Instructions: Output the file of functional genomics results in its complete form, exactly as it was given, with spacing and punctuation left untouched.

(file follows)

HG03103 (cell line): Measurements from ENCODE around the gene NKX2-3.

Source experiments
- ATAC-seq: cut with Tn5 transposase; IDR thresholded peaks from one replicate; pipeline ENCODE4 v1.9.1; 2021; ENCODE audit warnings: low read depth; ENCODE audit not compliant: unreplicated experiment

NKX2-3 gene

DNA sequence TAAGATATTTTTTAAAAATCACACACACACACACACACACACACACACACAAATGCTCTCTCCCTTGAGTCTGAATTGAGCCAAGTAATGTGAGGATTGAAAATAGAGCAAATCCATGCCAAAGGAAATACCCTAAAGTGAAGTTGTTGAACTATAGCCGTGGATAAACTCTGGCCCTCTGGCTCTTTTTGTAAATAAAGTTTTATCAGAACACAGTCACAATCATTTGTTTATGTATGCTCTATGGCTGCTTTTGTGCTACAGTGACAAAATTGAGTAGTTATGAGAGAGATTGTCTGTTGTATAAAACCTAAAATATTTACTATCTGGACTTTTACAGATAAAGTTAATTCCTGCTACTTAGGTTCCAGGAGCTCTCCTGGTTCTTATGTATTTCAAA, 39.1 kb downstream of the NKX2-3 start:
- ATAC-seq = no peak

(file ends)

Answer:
HG03103 (cell line): Measurements from ENCODE around the gene NKX2-3.

Source experiments
- ATAC-seq: cut with Tn5 transposase; IDR thresholded peaks from one replicate; pipeline ENCODE4 v1.9.1; 2021; ENCODE audit warnings: low read depth; ENCODE audit not compliant: unreplicated experiment

NKX2-3 gene

DNA sequence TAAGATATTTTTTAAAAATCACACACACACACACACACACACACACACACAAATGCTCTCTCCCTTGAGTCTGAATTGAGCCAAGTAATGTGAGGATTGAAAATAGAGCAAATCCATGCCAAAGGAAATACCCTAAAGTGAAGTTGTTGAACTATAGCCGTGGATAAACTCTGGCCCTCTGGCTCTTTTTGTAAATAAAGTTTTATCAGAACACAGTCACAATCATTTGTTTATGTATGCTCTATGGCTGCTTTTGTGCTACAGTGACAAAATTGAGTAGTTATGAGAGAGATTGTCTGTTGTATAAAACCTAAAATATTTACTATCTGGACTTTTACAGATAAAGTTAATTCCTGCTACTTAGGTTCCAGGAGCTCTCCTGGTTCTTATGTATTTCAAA, 39.1 kb downstream of the NKX2-3 start:
- ATAC-seq = no peak